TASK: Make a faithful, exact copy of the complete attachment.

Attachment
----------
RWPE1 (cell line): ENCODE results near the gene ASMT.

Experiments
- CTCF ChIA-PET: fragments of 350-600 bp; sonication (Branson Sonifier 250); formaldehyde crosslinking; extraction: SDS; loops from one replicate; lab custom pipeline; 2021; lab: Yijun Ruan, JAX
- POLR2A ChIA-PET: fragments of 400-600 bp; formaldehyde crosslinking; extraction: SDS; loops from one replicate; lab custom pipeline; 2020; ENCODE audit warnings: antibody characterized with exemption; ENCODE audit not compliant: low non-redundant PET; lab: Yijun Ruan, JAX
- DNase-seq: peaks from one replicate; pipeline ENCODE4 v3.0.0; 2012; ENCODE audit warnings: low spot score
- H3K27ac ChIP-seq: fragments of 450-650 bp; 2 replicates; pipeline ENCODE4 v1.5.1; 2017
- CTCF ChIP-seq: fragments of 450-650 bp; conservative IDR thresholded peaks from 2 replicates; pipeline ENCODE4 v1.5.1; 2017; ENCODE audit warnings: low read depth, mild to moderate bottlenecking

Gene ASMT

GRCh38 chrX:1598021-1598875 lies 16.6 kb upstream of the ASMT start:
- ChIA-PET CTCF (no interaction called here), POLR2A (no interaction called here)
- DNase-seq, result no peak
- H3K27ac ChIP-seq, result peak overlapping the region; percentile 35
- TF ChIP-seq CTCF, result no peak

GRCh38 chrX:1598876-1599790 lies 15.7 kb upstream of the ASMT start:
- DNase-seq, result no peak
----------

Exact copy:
RWPE1 (cell line): ENCODE results near the gene ASMT.

Experiments
- CTCF ChIA-PET: fragments of 350-600 bp; sonication (Branson Sonifier 250); formaldehyde crosslinking; extraction: SDS; loops from one replicate; lab custom pipeline; 2021; lab: Yijun Ruan, JAX
- POLR2A ChIA-PET: fragments of 400-600 bp; formaldehyde crosslinking; extraction: SDS; loops from one replicate; lab custom pipeline; 2020; ENCODE audit warnings: antibody characterized with exemption; ENCODE audit not compliant: low non-redundant PET; lab: Yijun Ruan, JAX
- DNase-seq: peaks from one replicate; pipeline ENCODE4 v3.0.0; 2012; ENCODE audit warnings: low spot score
- H3K27ac ChIP-seq: fragments of 450-650 bp; 2 replicates; pipeline ENCODE4 v1.5.1; 2017
- CTCF ChIP-seq: fragments of 450-650 bp; conservative IDR thresholded peaks from 2 replicates; pipeline ENCODE4 v1.5.1; 2017; ENCODE audit warnings: low read depth, mild to moderate bottlenecking

Gene ASMT

GRCh38 chrX:1598021-1598875 lies 16.6 kb upstream of the ASMT start:
- ChIA-PET CTCF (no interaction called here), POLR2A (no interaction called here)
- DNase-seq, result no peak
- H3K27ac ChIP-seq, result peak overlapping the region; percentile 35
- TF ChIP-seq CTCF, result no peak

GRCh38 chrX:1598876-1599790 lies 15.7 kb upstream of the ASMT start:
- DNase-seq, result no peak